5 mins read
May 7, 2021
In the advanced process of improving patient outcomes, data plays a major role in the healthcare industry. Because of the way U.S healthcare works; the most important factor in effectively utilizing EHR records ensuring they are formatted in the right way to interoperability across the healthcare system.
There is a big deeper concept to consider here when it comes to HL7 Vs FHIR standards. Understanding the basic differences can help improve your organization in terms of workflow and productivity. Let’s start by defining both HL7 and FHIR.
Everyone has probably heard of HL7 (Health Level Seven) – a set of international data-sharing standards popularized by Health Level Seven International, a non-profit organization focused on healthcare interoperability. It served as an early encoding framework for supporting secure healthcare messaging and document exchange between healthcare organizations.
Our healthcare framework is comprised of a huge number of approximately related public and private providers, each with their interesting method of working. Hence, information exchange standards like HL7 are basic for interfacing between these associations—EHR systems would be altogether unequipped for interoperating in any case.
While the development of HL7 has been an important step in the right direction for the standardization of health records, implementation still varies dramatically between each organization, and integration challenges remain all too common. While the improvement of HL7 has been a significant positive development for the normalization of healthcare records, and integration challenges stay very normal.
Initially released in 1989, HL7 V2 got quite possibly the most generally implemented healthcare standards across the globe. As per HL7, the majority of U.S. medical organizations today utilize a version of this standard.
HL7 V2 works by giving a language to communicate among systems, like electronic clinical record (EMR) systems, healthcare information systems, laboratory information systems, and billing stems, and more. That language contains ASCII text-based messages. Frameworks communicate messages to each other when a patient is conceded to a clinic, a specialist puts in a pharmacy request, a healthcare provider charges a patient.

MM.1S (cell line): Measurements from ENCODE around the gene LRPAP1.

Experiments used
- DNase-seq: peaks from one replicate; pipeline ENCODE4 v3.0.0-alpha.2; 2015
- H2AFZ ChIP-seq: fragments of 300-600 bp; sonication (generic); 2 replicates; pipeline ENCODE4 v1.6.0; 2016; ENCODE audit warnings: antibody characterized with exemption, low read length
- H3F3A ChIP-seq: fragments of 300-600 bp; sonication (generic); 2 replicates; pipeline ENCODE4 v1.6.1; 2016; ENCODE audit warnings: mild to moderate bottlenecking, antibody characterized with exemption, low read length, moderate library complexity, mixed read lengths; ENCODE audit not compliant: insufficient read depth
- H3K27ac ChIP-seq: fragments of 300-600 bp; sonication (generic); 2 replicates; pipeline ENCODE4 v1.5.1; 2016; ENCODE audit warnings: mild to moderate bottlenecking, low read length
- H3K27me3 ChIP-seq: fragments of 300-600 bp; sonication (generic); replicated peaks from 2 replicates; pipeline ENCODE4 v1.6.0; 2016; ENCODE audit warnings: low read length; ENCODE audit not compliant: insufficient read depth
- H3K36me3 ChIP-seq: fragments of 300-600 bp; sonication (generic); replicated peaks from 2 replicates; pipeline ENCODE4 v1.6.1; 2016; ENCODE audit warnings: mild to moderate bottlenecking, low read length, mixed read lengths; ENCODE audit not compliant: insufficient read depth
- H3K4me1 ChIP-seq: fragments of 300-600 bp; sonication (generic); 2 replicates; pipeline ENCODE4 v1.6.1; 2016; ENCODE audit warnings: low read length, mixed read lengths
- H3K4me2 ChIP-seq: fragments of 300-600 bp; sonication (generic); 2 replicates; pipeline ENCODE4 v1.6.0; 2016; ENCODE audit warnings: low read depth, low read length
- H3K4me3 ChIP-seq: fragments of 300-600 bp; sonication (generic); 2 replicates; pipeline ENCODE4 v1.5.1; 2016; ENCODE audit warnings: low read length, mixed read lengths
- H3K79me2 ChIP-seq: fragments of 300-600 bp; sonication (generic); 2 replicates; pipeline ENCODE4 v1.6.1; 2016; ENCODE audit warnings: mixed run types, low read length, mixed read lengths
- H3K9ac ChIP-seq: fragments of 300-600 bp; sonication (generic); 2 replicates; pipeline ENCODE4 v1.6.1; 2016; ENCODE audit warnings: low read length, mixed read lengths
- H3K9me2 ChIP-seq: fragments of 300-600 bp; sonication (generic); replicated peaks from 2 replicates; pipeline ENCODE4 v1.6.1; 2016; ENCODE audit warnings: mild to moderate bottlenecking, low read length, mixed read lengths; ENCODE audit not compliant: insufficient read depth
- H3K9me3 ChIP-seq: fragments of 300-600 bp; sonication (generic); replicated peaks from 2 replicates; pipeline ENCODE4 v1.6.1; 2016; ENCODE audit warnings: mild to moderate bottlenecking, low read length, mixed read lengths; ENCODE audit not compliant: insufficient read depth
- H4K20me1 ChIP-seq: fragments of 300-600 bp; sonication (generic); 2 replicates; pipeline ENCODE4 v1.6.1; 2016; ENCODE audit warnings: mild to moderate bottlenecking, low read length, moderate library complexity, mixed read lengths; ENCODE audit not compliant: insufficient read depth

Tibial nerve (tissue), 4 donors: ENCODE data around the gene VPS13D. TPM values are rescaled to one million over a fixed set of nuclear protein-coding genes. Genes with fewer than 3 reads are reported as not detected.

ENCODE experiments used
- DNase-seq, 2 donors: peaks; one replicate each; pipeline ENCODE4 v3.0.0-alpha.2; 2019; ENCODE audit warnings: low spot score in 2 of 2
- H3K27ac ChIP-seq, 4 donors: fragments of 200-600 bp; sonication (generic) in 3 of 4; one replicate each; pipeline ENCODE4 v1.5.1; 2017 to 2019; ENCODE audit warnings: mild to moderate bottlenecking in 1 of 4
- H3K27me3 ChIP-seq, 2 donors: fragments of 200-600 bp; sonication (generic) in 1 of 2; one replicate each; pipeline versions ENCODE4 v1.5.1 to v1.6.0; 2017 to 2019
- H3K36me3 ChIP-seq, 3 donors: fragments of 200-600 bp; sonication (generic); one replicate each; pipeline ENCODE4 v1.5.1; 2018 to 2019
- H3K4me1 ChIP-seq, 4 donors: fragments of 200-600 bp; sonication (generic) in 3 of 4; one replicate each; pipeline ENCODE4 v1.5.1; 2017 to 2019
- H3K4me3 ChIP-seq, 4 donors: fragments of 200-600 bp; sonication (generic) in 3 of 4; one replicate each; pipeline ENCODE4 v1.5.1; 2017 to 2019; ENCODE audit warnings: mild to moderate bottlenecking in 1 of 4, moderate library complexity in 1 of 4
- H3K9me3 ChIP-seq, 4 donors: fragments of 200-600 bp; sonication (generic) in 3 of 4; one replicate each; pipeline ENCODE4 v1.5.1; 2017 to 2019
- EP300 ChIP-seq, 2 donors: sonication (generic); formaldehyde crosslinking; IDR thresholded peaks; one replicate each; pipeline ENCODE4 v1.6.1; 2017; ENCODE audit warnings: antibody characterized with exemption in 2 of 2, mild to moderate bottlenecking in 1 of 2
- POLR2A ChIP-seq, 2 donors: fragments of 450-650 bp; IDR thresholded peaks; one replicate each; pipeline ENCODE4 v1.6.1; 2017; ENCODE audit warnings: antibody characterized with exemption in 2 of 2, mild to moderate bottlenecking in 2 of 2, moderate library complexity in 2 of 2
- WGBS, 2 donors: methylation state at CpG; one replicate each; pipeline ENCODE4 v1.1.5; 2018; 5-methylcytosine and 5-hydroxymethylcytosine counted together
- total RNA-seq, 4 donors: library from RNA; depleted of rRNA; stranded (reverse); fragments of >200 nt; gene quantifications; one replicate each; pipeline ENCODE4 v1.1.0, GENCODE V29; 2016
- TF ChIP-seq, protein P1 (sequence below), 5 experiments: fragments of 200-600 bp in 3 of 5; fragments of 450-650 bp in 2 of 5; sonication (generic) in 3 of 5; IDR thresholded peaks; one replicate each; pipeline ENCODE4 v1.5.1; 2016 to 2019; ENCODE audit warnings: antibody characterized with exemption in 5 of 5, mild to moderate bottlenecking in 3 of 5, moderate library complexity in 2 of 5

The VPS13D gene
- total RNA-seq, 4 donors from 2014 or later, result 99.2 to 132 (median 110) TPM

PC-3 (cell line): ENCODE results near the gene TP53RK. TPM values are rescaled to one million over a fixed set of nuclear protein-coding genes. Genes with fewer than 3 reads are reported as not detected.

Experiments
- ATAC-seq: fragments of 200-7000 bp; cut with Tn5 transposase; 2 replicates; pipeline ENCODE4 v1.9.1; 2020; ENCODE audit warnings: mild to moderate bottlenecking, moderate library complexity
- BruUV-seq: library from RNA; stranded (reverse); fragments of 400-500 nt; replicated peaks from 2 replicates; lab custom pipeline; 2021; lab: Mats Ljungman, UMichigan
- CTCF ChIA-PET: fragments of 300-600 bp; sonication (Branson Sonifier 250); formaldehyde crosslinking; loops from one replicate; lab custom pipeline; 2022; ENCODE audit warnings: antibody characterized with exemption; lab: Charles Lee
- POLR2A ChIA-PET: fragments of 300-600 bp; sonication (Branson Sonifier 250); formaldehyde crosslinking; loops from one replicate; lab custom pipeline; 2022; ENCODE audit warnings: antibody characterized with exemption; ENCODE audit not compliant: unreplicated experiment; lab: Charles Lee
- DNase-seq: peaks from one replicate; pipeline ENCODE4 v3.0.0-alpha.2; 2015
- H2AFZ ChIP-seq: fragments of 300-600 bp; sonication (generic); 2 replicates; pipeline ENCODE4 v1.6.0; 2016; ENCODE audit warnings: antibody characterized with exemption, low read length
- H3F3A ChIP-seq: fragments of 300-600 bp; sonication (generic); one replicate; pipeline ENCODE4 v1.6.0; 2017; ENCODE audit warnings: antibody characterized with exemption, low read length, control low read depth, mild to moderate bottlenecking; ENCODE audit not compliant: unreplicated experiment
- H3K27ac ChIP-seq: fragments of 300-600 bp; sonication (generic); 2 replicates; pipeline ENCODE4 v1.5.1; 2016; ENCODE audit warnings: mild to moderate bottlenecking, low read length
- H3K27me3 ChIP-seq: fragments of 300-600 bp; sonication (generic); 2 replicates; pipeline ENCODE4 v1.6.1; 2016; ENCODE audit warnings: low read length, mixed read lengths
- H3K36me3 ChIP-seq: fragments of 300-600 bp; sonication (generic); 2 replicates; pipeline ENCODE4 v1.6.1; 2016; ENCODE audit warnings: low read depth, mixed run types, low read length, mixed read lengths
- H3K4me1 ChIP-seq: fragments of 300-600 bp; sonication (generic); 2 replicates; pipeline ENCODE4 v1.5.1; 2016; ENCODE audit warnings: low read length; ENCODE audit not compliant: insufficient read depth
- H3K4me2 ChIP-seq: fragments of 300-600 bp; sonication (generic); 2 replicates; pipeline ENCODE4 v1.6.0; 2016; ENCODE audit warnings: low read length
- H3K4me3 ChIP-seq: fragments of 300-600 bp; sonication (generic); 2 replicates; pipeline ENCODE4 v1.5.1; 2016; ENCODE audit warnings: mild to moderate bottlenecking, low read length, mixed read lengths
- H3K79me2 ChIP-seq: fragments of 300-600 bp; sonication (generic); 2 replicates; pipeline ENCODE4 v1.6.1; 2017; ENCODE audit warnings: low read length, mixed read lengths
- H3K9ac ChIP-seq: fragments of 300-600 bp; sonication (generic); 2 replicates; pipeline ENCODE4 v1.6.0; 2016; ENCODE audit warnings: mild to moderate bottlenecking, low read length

By enabling various systems to communicate, HL7 V2 has assisted healthcare organizations with keeping away from the complex software development work recently needed to build interfaces. Because the standard was intended to be profoundly adaptable and adjustable, it leaves a respectable measure of work for developers.
In 2014, HL7 introduced an important alternative to HL7 V2 and V3 standards: the Fast Healthcare Interoperability Resources (FHIR) standard. And, within a few years, FHIR had quickly gained acceptance from high-profile healthcare institutions, including CommonWell Health Alliance, SMART (Substitutable Medical Applications, Reusable Technologies), and even Apple with the integration of FHIR into the iPhone Health app.
FHIR, which was first drafted in 2011, is an open standard that enables new apps and legacy systems to more easily exchange data than in the past. FHIR was developed to not only improve interoperability and enhance the efficiency of communication but also streamline implementation compared with previous standards, providing easily understood specifications and enabling developers to capitalize on common Web technologies.
FHIR builds on previous standards, including HL7 V2, HL7 V3, and CDA (Clinical Document Architecture—part of HL7 V3). But unlike those other standards, FHIR employs RESTful web services and open web technologies, including not only XML (used by previous standards) but also JSON and RDF data formats. These technologies should be familiar to most developers, reducing the learning curve compared with other standards.
FHIR also offers multiple options for exchanging data among systems. For example, it supports messaging (similar to HL7 V2), documents (like CDA), as well as a RESTful API approach. This RESTful approach offers the potential for greater interoperability among a wide array of systems and devices—including not only electronic health record (EHR) systems but also mobile apps, mobile devices, medical devices, and wearables.
In 2020, the U.S. Centers for Medicare & Medicaid Services (CMS) finalized a mandate for the use of FHIR by a variety of CMS-regulated payers and providers beginning in mid-2021.
When getting ready to implement FHIR, several challenges and considerations should be kept in mind.
The implementation of FHIR creates an advanced way for integration and better interoperability by opening up new opportunities in mobile health applications and cloud communications. By providing EHRs the right ability to interact with each other, FHIR has emerged as the basic building block for improved patient care.
Today, most healthcare organizations are very eager to adapt to the new technologies and standards across their EHR spending. With this in mind, CapMinds offers you the best HL7 FHIR SMART integration services and helps you to help the actual results you need.